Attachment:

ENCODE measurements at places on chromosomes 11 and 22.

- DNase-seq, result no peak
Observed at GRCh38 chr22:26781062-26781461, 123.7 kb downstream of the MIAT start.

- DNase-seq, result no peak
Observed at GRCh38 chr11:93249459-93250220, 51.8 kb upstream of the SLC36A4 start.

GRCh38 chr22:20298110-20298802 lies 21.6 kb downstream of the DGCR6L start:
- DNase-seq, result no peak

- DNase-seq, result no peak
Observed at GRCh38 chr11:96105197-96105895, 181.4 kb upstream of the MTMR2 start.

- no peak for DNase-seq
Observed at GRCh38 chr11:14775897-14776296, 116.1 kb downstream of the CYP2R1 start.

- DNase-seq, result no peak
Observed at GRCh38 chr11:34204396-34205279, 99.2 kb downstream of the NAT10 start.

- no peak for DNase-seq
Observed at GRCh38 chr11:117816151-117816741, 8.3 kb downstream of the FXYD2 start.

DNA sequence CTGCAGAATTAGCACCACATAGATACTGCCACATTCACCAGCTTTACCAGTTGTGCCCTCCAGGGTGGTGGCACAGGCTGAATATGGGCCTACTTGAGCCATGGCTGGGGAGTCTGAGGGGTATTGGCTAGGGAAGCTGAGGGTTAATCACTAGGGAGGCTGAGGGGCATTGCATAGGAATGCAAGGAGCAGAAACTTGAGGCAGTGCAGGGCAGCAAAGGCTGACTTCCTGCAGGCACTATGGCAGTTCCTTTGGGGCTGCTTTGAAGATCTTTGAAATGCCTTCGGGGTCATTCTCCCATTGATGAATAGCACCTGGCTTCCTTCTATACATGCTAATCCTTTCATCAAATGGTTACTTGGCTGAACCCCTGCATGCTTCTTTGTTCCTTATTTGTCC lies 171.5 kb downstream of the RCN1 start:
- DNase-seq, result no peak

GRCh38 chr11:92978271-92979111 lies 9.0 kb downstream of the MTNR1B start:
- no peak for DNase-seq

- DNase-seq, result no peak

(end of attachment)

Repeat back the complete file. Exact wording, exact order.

ENCODE measurements at places on chromosomes 11 and 22.

- DNase-seq, result no peak
Observed at GRCh38 chr22:26781062-26781461, 123.7 kb downstream of the MIAT start.

- DNase-seq, result no peak
Observed at GRCh38 chr11:93249459-93250220, 51.8 kb upstream of the SLC36A4 start.

GRCh38 chr22:20298110-20298802 lies 21.6 kb downstream of the DGCR6L start:
- DNase-seq, result no peak

- DNase-seq, result no peak
Observed at GRCh38 chr11:96105197-96105895, 181.4 kb upstream of the MTMR2 start.

- no peak for DNase-seq
Observed at GRCh38 chr11:14775897-14776296, 116.1 kb downstream of the CYP2R1 start.

- DNase-seq, result no peak
Observed at GRCh38 chr11:34204396-34205279, 99.2 kb downstream of the NAT10 start.

- no peak for DNase-seq
Observed at GRCh38 chr11:117816151-117816741, 8.3 kb downstream of the FXYD2 start.

DNA sequence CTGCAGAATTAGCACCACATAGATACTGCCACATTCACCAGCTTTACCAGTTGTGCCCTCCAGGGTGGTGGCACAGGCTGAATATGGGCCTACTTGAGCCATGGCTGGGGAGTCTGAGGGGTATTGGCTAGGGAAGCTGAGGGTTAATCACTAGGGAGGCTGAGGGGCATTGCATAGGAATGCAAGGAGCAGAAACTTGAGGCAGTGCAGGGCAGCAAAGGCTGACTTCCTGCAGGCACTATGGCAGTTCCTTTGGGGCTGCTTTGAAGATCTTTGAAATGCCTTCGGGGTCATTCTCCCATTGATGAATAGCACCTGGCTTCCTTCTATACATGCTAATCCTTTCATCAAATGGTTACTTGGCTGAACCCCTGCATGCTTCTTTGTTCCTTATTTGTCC lies 171.5 kb downstream of the RCN1 start:
- DNase-seq, result no peak

GRCh38 chr11:92978271-92979111 lies 9.0 kb downstream of the MTNR1B start:
- no peak for DNase-seq

- DNase-seq, result no peak